In the present day, the Native Americans are like other non-white races: largely ostracised and locked out of many social and economic opportunities. They are still referred to using demeaning and derogatory images. For instance, movies will often portray the Natives as savages; hence creating an air of danger around them (American Ethnicity, p.163). Even though this could be seen as minor because they are just movies, it is important to appreciate that this view is consistent with what the dominant white group wanted them to project about them. They also tend to be presented as something un-American where they have big noses and pot-bellies (American Ethnicity, p.165). This presents them as some forms of strange and perhaps less witty and lazy characters who shouldn’t be entrusted with positions of economic or political importance.

The Asians are more successful economically than the other minority groups discussed in this course (American Ethnicity, p. 262). They include Japanese, Chinese, Korean, and Filipino Americans among others. This group was often seen as a threat to the Whites because they were considered to be intelligent and hardworking. An example is Vincent Chin, a charismatic and creative actor who rose as high as to be nominated for Oscar Awards in 1987. Vincent Chin was killed by 2 well-known White Americans who never got convicted for their crime. This was an example of a case of the system regarding this Chinese American as lesser than his murderers hence the murderers didn’t need to hang for their crime.

Traditionally, the progress of Asian Americans was inhibited where systems to limit their prosperity and acquisition of economic and political power were put in place. One of the most ridiculous cases was people being locked out of job opportunities because they have funny accents. It is recorded in American Ethnicity (p. 234) that Asians would often be unable to secure jobs because they were yet to master the ‘American accent’.  This points to an attempt by the dominant white group to use their influence over the economy to assimilate and possibly impose their culture on the non-whites.

The Asian Americans from the Arab world tend to feel the brunt of societal challenges related to terrorism. They are often victimised or generally viewed with suspicion where an air of fear and intolerance tends to follow them (American Ethnicity p. 277). It is a development that has been brought about by the rising threat of terrorism around the world. By being Muslim, these Arab Americans are often made to feel out of place and this exclusion is expected to affect how they relate to others; and even to the ability of them accessing various amenities within the country.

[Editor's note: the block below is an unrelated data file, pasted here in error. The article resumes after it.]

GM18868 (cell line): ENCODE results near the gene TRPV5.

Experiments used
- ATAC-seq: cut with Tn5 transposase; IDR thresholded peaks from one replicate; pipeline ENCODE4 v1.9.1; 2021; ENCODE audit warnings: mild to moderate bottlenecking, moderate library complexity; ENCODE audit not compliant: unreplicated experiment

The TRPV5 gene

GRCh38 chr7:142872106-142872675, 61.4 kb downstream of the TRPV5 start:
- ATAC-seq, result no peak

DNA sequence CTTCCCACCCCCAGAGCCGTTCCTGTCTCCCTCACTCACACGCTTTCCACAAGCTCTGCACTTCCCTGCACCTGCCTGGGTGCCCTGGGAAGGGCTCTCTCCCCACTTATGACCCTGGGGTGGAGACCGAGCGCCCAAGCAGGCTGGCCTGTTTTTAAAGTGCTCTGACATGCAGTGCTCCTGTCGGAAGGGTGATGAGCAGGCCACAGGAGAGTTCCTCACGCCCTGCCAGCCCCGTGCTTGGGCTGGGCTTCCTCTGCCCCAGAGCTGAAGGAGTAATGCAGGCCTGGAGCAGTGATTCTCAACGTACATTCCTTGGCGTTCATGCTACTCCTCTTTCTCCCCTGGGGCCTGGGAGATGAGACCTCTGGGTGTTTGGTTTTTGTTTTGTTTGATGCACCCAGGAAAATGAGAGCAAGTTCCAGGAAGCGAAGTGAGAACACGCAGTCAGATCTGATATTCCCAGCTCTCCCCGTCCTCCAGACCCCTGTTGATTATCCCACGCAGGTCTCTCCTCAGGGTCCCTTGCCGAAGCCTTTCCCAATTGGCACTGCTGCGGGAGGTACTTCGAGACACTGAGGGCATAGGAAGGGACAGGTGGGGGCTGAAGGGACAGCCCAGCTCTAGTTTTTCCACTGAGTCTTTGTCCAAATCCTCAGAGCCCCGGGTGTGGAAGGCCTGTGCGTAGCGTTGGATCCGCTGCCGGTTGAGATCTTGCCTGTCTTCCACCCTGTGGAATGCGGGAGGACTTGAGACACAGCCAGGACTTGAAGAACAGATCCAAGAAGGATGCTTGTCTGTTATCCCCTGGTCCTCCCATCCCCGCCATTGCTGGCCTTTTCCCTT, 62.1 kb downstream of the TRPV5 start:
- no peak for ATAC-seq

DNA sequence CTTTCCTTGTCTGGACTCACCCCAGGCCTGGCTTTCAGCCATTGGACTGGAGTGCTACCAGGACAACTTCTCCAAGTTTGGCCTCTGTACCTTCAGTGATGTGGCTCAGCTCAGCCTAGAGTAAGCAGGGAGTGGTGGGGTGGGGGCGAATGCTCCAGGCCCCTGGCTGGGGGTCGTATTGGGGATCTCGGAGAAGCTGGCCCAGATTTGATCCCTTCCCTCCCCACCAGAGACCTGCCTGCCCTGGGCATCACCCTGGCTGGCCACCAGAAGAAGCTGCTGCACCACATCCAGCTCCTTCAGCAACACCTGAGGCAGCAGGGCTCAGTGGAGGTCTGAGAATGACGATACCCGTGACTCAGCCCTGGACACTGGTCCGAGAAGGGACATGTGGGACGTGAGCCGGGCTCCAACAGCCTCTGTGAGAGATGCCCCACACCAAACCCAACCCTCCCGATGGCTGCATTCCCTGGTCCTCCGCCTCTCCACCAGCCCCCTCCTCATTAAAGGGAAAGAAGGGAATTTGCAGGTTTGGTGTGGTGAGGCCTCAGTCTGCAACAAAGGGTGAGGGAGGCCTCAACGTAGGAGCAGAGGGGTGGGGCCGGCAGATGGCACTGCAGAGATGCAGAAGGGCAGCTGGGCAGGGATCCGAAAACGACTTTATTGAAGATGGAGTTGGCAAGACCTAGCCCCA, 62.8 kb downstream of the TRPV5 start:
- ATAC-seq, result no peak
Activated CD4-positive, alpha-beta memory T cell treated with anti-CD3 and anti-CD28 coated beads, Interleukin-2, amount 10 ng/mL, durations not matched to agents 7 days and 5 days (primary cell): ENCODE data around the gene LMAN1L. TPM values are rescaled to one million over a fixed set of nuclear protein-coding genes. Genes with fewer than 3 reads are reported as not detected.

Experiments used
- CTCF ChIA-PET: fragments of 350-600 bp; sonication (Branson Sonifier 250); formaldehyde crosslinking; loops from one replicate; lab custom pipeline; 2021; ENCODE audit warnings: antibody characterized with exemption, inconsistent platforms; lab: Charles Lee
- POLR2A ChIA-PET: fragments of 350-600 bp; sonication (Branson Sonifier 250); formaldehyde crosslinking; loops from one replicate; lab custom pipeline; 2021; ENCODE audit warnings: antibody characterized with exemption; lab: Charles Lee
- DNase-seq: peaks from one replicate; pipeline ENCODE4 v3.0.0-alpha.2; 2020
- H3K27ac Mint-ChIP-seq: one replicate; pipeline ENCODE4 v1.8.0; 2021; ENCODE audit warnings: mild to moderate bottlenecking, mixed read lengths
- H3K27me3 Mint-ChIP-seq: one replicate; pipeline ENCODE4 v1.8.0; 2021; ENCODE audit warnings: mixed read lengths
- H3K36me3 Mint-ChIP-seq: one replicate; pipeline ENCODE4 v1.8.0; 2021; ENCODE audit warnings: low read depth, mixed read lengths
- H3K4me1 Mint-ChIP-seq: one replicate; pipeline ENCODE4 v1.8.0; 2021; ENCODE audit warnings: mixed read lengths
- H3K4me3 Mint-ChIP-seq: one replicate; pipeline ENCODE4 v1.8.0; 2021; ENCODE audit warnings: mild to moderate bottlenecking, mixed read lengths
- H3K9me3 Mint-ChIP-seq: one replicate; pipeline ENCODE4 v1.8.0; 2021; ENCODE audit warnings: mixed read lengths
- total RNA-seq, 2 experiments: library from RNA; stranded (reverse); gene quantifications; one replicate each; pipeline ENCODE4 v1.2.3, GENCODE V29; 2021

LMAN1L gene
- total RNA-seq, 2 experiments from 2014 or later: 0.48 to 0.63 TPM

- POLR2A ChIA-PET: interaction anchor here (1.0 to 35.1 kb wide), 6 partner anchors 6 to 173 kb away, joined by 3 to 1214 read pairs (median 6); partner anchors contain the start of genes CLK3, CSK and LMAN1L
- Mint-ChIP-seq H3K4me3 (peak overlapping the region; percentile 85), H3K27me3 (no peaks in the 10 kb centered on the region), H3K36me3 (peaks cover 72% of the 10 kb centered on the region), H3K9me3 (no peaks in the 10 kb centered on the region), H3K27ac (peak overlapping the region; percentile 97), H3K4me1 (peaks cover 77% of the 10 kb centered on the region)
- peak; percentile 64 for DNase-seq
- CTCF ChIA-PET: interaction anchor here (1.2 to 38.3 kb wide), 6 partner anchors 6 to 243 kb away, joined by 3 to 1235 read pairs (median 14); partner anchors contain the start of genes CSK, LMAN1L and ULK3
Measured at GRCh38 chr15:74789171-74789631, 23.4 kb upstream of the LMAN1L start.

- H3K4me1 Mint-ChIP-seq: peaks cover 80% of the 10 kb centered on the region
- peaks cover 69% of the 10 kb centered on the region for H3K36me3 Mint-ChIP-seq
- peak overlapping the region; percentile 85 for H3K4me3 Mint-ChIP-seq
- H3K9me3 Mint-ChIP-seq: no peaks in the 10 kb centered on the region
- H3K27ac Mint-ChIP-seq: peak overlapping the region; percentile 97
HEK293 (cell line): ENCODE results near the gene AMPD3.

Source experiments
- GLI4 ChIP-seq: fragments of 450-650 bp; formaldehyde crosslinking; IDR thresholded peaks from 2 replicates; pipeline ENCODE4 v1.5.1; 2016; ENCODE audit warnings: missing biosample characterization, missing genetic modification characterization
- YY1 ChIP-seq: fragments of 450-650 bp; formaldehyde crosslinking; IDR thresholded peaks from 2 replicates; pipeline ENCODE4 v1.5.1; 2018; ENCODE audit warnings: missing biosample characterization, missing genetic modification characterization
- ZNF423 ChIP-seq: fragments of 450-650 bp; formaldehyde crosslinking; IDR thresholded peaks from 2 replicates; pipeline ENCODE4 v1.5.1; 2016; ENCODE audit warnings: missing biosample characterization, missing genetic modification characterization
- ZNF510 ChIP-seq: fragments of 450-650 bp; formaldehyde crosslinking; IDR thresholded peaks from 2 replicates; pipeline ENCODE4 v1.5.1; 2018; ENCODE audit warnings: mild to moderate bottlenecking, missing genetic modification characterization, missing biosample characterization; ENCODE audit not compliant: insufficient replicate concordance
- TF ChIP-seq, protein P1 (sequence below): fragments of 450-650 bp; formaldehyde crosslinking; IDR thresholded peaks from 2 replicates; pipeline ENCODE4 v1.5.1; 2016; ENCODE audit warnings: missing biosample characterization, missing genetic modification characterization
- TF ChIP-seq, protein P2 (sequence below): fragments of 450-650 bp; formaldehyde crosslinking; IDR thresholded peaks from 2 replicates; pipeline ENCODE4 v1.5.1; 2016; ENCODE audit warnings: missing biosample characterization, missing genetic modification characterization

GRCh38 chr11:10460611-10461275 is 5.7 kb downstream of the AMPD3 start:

The main similarity between these groups is that they are all seen as being inferior to the White American group. Even though they have been in the USA as long as or even longer than their white counterparts, they are seen as the outsiders. Their cultures are seen as inferior and this has gone as far as seeking a white identity for America. Even though these groups will often dispute the fact that USA has the white identity, the dominant white group sees it as such.

The second similarity between these groups is that they are all actively discriminated against by the dominant white group. The genocide of the Natives or the enslavement of the African Americans is no longer an active policy. However, they are still exposed to deplorable living conditions through neglect and deliberate downgrading of areas where they live by neglecting important infrastructure or neglect of security. When compared to the white population, these minority races tend to be at a disadvantage even when it comes to economic and social opportunities. An example can be drawn from Racist America (p. 143) where people applied for jobs and a study showed that those with names that appeared to be white were 50% more likely to be contacted. The white Americans manage to secure jobs with greater ease than the non-whites. They therefore do not have to work as hard as the other races to make it in life.